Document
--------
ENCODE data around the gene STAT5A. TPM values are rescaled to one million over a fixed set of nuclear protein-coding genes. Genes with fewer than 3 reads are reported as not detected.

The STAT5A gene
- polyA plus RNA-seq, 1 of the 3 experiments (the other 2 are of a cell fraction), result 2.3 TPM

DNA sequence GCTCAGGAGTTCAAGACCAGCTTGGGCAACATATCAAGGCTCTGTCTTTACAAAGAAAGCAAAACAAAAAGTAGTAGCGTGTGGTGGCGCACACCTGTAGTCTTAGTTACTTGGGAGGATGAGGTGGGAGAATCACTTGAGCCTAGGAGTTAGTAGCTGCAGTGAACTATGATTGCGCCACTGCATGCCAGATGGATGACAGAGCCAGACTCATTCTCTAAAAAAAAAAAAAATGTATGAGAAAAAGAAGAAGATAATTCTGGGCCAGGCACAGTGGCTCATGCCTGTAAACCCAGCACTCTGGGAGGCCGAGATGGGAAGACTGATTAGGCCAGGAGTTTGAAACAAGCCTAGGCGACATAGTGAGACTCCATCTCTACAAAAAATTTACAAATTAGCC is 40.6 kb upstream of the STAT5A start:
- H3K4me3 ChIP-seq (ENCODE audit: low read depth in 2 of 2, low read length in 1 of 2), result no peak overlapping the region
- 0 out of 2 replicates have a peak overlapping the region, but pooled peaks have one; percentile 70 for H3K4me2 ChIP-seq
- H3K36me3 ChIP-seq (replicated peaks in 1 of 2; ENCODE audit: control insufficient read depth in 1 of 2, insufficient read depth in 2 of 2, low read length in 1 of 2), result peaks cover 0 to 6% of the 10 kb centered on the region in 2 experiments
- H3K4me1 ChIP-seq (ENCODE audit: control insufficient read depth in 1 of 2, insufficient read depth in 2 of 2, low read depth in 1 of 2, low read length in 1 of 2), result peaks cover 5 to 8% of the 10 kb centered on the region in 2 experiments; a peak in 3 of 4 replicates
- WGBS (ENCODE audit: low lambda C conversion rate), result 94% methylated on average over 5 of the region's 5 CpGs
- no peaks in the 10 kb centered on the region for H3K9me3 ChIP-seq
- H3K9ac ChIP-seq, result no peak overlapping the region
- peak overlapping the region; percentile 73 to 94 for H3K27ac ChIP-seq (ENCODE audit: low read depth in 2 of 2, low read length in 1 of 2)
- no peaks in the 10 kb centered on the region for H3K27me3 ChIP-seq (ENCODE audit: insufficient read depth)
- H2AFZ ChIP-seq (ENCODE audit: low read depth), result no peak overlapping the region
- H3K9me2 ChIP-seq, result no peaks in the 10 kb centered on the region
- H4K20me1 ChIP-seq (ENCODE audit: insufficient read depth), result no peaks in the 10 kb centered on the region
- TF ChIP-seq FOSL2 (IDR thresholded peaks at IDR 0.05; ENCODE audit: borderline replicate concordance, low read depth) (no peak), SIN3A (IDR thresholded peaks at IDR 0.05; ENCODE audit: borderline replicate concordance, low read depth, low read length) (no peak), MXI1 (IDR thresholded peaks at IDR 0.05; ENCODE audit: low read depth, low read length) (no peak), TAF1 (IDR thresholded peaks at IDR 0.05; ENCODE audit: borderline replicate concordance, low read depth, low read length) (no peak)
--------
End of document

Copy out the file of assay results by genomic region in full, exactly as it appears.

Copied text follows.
ENCODE data around the gene STAT5A. TPM values are rescaled to one million over a fixed set of nuclear protein-coding genes. Genes with fewer than 3 reads are reported as not detected.

The STAT5A gene
- polyA plus RNA-seq, 1 of the 3 experiments (the other 2 are of a cell fraction), result 2.3 TPM

DNA sequence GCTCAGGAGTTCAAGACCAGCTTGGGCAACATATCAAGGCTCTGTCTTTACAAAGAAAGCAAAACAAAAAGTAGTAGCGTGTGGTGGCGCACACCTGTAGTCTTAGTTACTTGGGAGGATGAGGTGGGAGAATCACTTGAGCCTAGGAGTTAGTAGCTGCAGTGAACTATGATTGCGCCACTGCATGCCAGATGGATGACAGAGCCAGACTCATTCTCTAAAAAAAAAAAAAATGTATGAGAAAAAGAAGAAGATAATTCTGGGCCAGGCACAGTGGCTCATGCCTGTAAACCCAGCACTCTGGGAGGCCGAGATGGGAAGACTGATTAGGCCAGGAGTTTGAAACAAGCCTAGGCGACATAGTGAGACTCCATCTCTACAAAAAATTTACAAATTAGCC is 40.6 kb upstream of the STAT5A start:
- H3K4me3 ChIP-seq (ENCODE audit: low read depth in 2 of 2, low read length in 1 of 2), result no peak overlapping the region
- 0 out of 2 replicates have a peak overlapping the region, but pooled peaks have one; percentile 70 for H3K4me2 ChIP-seq
- H3K36me3 ChIP-seq (replicated peaks in 1 of 2; ENCODE audit: control insufficient read depth in 1 of 2, insufficient read depth in 2 of 2, low read length in 1 of 2), result peaks cover 0 to 6% of the 10 kb centered on the region in 2 experiments
- H3K4me1 ChIP-seq (ENCODE audit: control insufficient read depth in 1 of 2, insufficient read depth in 2 of 2, low read depth in 1 of 2, low read length in 1 of 2), result peaks cover 5 to 8% of the 10 kb centered on the region in 2 experiments; a peak in 3 of 4 replicates
- WGBS (ENCODE audit: low lambda C conversion rate), result 94% methylated on average over 5 of the region's 5 CpGs
- no peaks in the 10 kb centered on the region for H3K9me3 ChIP-seq
- H3K9ac ChIP-seq, result no peak overlapping the region
- peak overlapping the region; percentile 73 to 94 for H3K27ac ChIP-seq (ENCODE audit: low read depth in 2 of 2, low read length in 1 of 2)
- no peaks in the 10 kb centered on the region for H3K27me3 ChIP-seq (ENCODE audit: insufficient read depth)
- H2AFZ ChIP-seq (ENCODE audit: low read depth), result no peak overlapping the region
- H3K9me2 ChIP-seq, result no peaks in the 10 kb centered on the region
- H4K20me1 ChIP-seq (ENCODE audit: insufficient read depth), result no peaks in the 10 kb centered on the region
- TF ChIP-seq FOSL2 (IDR thresholded peaks at IDR 0.05; ENCODE audit: borderline replicate concordance, low read depth) (no peak), SIN3A (IDR thresholded peaks at IDR 0.05; ENCODE audit: borderline replicate concordance, low read depth, low read length) (no peak), MXI1 (IDR thresholded peaks at IDR 0.05; ENCODE audit: low read depth, low read length) (no peak), TAF1 (IDR thresholded peaks at IDR 0.05; ENCODE audit: borderline replicate concordance, low read depth, low read length) (no peak)